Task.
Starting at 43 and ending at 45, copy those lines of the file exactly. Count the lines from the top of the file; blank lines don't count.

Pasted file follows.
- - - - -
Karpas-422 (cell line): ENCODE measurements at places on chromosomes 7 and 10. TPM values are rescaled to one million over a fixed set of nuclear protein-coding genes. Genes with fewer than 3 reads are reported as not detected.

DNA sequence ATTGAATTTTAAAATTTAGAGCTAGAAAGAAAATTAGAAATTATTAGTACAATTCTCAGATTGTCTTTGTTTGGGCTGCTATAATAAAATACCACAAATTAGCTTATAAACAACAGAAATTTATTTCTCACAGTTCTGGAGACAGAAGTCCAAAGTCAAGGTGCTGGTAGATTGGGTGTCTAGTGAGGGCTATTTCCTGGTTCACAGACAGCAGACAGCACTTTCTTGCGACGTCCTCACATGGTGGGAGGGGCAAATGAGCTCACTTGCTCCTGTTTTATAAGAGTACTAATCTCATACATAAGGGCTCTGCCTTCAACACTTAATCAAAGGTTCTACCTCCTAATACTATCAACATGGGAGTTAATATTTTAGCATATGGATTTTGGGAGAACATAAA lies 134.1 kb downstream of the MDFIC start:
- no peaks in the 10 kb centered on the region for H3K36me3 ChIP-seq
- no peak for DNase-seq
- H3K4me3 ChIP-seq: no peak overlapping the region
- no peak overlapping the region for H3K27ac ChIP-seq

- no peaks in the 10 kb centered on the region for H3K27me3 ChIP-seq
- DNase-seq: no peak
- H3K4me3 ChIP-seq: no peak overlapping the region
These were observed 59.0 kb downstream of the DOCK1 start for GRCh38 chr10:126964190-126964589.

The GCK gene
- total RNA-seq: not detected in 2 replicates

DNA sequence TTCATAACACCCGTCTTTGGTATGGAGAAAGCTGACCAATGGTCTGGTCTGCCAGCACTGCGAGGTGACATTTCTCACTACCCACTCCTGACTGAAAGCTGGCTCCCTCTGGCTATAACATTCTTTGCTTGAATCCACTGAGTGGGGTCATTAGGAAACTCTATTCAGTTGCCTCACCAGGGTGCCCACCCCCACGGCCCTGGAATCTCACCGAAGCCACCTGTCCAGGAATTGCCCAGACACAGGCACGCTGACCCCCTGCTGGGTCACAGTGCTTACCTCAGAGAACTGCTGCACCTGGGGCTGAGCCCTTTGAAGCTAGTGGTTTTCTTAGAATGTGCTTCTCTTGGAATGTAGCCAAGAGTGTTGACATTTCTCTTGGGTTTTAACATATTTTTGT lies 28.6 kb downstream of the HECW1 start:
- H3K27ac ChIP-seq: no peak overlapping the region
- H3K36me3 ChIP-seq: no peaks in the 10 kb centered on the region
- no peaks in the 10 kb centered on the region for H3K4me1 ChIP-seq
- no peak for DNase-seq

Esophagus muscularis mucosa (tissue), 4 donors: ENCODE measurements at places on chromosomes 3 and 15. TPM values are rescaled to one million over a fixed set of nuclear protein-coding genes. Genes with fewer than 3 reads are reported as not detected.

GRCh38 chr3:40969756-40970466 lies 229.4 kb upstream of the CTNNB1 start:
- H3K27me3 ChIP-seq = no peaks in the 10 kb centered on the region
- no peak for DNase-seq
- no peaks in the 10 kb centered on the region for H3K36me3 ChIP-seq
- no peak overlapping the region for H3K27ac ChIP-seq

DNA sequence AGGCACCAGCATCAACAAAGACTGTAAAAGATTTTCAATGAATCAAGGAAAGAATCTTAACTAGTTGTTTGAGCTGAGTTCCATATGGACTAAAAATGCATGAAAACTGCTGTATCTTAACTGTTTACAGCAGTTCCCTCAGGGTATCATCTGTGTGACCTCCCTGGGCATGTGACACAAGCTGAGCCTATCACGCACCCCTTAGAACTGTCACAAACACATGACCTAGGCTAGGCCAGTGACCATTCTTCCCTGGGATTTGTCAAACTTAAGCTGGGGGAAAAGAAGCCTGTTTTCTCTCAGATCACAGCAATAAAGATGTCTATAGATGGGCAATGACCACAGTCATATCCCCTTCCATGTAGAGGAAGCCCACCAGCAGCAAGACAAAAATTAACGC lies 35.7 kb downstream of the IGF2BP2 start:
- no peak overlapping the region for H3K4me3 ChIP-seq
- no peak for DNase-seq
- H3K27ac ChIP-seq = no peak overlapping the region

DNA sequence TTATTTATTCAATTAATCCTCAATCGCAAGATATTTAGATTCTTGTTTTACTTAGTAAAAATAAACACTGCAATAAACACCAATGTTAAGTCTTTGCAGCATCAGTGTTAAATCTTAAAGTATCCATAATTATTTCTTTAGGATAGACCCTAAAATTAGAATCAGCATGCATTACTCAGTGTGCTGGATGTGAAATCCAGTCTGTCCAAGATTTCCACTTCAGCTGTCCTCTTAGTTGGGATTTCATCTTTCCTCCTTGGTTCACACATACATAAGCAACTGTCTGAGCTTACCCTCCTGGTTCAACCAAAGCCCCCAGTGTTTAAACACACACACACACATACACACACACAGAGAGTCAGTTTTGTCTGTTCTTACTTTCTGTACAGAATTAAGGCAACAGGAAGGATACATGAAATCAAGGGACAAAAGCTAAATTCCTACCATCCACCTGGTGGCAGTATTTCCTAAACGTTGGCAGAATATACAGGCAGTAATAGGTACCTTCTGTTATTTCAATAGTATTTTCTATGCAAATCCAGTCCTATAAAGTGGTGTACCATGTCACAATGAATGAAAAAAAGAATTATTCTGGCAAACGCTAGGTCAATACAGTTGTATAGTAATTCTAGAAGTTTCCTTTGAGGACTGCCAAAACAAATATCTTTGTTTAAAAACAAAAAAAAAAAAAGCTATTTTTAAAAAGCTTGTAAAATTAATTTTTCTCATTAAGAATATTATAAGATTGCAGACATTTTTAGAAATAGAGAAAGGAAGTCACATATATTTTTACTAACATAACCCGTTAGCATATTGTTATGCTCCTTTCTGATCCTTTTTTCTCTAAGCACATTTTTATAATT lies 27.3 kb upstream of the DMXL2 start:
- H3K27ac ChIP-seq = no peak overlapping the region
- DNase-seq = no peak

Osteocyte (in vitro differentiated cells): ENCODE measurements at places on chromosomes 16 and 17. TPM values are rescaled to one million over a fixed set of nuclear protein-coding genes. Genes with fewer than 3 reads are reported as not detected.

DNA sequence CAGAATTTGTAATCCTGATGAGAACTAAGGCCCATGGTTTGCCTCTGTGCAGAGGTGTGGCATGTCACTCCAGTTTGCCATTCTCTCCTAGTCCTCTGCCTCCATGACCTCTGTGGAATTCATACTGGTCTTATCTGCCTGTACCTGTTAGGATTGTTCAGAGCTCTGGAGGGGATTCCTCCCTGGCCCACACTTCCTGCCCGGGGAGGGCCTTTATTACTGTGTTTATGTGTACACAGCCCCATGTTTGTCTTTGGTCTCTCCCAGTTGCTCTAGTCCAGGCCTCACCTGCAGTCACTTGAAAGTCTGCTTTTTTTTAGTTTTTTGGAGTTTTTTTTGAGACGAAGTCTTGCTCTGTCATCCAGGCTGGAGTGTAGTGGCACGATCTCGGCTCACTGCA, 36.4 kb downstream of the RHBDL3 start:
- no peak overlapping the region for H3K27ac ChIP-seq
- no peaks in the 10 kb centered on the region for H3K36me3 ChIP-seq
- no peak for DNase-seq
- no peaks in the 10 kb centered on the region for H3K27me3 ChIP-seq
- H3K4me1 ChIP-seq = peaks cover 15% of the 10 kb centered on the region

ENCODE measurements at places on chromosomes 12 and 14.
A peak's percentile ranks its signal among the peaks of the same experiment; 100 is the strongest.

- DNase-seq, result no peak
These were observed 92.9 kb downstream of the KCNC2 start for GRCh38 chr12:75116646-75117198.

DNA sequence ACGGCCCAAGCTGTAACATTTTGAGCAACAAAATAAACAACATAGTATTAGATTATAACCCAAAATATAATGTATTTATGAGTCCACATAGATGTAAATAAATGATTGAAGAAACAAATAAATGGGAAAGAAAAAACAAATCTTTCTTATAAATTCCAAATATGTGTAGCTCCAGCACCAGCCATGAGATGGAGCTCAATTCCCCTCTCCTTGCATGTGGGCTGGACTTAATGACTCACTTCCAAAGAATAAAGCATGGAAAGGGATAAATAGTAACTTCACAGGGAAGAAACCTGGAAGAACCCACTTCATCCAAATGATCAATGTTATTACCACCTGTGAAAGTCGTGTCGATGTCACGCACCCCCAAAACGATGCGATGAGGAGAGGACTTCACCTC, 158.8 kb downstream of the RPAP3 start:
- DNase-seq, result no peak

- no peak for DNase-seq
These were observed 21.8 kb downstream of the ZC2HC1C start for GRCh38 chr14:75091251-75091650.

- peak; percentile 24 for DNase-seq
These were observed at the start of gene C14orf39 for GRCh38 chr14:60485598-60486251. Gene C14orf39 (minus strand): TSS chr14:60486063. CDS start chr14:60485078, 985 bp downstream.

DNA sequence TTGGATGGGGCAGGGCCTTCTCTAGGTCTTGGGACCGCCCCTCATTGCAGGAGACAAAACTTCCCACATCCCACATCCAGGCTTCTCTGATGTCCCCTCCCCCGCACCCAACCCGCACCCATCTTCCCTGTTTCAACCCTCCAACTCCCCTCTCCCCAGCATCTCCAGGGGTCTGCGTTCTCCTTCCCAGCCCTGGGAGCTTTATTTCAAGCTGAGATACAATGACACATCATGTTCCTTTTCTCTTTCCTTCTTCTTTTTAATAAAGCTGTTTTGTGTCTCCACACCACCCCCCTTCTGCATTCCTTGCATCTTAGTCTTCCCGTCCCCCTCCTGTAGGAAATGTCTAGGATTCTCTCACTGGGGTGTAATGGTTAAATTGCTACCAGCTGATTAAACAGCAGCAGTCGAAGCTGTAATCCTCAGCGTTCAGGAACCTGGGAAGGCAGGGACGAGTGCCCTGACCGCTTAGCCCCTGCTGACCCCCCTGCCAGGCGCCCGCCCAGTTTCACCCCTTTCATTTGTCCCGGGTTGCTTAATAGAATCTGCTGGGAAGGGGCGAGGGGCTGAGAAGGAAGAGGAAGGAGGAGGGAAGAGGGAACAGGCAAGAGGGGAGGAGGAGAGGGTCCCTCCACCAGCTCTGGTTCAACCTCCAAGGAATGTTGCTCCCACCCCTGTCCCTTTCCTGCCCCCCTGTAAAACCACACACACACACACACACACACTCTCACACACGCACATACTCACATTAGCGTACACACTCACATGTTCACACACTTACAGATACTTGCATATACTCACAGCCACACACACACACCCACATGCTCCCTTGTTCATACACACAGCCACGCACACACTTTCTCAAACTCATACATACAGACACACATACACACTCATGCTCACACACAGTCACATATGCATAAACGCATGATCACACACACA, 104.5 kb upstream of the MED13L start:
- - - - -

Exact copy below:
- DNase-seq, result no peak

- no peak for DNase-seq
These were observed 21.8 kb downstream of the ZC2HC1C start for GRCh38 chr14:75091251-75091650.